The ACA is most definitely a “uniquely American solution” which has little to do with reforming this country’s barbaric health care system. It merely controls peoples’ finances and choices while leaving insurance companies in charge and does virtually nothing to end their abuses. It will leave many millions of Americans uninsured and millions more underinsured at a staggering cost to taxpayers.

A generous (and seriously wrongheaded) view of Obamacare is that it was a progressive bill designed to be a steppingstone to single payer. But, in reality, it was designed to strengthen, expand, and more deeply entrench corporate control of healthcare delivery. What will happen when the ACA comes online in 2014? I think millions will decide (out of necessity) to take the IRS fine rather than go into further debt buying inadequate, high deductible insurance. The insurance companies, limited to a smaller profit margin, and not getting the numbers they want, will decide they can’t make enough money to keep their yachts afloat, and fold. Hospitals, tired of treating people in emergency rooms for free, will push for Medicare expansion, as will the general population. Slowly, in fits and starts, we will move to Medicare for all. That will be a huge improvement. But, in order for us to have humane healthcare for all, the profit taking throughout the system has to stop—the $200 a pill prescription, the $15 box of hospital tissues, the many unnecessary, but lucrative procedures that line the pockets of surgeons. The “free market” for-profit health care industry with its bloated costs is the underlying cancer of healthcare delivery in the United States. Physicians for a National Health Program sums it up:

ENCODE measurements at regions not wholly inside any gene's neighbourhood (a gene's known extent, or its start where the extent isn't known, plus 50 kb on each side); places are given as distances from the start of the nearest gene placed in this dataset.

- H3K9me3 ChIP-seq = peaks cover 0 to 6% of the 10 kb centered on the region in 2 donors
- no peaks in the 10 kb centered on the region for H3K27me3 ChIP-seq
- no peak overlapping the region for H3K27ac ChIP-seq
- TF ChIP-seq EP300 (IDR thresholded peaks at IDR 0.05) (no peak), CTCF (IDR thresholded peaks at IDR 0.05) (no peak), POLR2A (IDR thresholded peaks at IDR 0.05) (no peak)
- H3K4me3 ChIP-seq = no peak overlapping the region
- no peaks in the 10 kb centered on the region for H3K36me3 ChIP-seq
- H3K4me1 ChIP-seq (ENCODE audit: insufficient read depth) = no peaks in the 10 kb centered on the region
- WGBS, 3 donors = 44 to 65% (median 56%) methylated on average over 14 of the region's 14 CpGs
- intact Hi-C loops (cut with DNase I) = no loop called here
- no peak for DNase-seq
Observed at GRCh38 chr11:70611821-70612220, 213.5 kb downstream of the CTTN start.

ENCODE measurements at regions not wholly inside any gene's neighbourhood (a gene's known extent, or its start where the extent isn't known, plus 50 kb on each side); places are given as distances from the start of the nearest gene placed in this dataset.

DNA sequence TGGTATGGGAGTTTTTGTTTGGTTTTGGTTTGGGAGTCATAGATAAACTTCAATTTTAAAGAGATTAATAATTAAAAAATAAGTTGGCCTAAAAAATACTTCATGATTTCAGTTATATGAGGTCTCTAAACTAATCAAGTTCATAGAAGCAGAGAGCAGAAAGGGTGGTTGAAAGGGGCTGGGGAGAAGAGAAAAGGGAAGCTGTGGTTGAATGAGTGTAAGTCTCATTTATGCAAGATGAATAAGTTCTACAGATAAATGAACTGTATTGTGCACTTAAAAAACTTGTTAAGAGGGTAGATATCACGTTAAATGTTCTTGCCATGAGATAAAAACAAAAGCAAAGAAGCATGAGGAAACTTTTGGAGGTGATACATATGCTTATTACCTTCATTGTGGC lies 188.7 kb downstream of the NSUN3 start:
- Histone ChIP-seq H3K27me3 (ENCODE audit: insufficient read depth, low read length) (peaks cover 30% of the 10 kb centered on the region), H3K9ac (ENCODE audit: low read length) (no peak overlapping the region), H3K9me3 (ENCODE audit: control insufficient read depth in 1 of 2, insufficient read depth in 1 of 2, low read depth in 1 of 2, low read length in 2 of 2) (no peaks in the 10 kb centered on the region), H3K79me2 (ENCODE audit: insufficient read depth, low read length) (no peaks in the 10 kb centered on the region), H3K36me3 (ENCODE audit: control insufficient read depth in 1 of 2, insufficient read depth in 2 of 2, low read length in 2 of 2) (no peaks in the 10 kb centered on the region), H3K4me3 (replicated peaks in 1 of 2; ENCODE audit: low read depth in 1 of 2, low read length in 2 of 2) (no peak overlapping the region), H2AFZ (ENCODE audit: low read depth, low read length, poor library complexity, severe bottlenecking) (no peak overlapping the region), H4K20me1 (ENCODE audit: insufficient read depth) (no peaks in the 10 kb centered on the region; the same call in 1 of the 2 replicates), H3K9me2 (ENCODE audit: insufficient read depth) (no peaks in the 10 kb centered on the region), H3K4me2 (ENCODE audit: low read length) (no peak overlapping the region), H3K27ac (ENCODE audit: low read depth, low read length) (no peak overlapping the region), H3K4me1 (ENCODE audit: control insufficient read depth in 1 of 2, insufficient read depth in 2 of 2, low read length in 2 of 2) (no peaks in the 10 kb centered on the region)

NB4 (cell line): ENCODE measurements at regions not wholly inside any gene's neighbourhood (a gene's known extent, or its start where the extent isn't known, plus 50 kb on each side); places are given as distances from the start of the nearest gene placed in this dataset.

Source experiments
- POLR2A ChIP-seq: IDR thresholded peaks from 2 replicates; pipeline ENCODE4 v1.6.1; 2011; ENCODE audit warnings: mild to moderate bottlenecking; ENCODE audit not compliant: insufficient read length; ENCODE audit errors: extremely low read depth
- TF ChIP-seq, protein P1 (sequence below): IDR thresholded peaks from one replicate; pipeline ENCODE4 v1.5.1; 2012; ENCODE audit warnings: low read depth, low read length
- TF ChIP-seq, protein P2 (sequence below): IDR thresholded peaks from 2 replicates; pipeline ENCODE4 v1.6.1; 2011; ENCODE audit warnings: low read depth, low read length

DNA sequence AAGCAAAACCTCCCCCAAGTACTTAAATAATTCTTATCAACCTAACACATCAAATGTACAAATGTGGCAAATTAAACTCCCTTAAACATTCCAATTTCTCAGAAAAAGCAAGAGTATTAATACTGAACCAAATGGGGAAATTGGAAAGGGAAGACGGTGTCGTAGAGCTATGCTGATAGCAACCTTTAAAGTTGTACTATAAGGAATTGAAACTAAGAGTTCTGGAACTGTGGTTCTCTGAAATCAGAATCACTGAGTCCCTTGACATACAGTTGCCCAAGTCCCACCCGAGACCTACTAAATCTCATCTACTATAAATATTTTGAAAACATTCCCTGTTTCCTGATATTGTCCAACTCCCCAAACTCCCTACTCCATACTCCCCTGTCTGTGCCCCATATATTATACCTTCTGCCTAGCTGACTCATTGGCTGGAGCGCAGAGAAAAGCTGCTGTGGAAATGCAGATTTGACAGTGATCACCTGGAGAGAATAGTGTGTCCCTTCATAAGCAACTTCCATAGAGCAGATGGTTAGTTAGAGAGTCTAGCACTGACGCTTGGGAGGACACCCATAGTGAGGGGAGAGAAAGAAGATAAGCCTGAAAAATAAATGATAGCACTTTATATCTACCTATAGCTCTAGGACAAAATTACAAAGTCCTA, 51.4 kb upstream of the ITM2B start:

The financing infrastructure of the Affordable Care Act is fatally flawed since it cannot ever reach our goals. In contrast, if we replaced the financing system with a single payer national health program, such as an improved Medicare that automatically covered everyone, we could eliminate the profound administrative excesses of our current fragmented financing system, and use global budgets for hospitals, negotiated rates for health care professionals, and bulk purchasing of pharmaceuticals and supplies to slow the intolerable increases in health care costs. Those economic tools are effective in a truly universal system, but really don’t work in a dysfunctional, fragmented system such as that of the Affordable Care act.

 

Madonna Gauding Madonna Gauding (247 Posts)

Madonna Gauding is a freelance writer, illustrator and book designer living in St. Louis. MO. She is the author of 10 books on a variety of "mind, body, spirit" topics.


  • Blue

    I hope you’re wrong, but what you describe is frightening. By the way, why is the author of the expose anonymous? That strikes me as a red flag. Or maybe he/she is an insider who’s blowing the whistle. Also, the anonymous author uses the “stealing billions from Medicare line” so popular with Republicans in 2012. Wondering about that, too. 

  • all hail the hypno toad

    Not surprised really.  Really looking forward to getting hit by the fine since I’m somehow not allowed to buy insurance let alone anything resembling affordable.  The last time I was able to buy insurance was in 2006 and I was paying close to $1300 a month.

  • Satyrix

    Anyone else notice the subject and intent of other articles on the John Craig Roberts site are definingly neoconservative?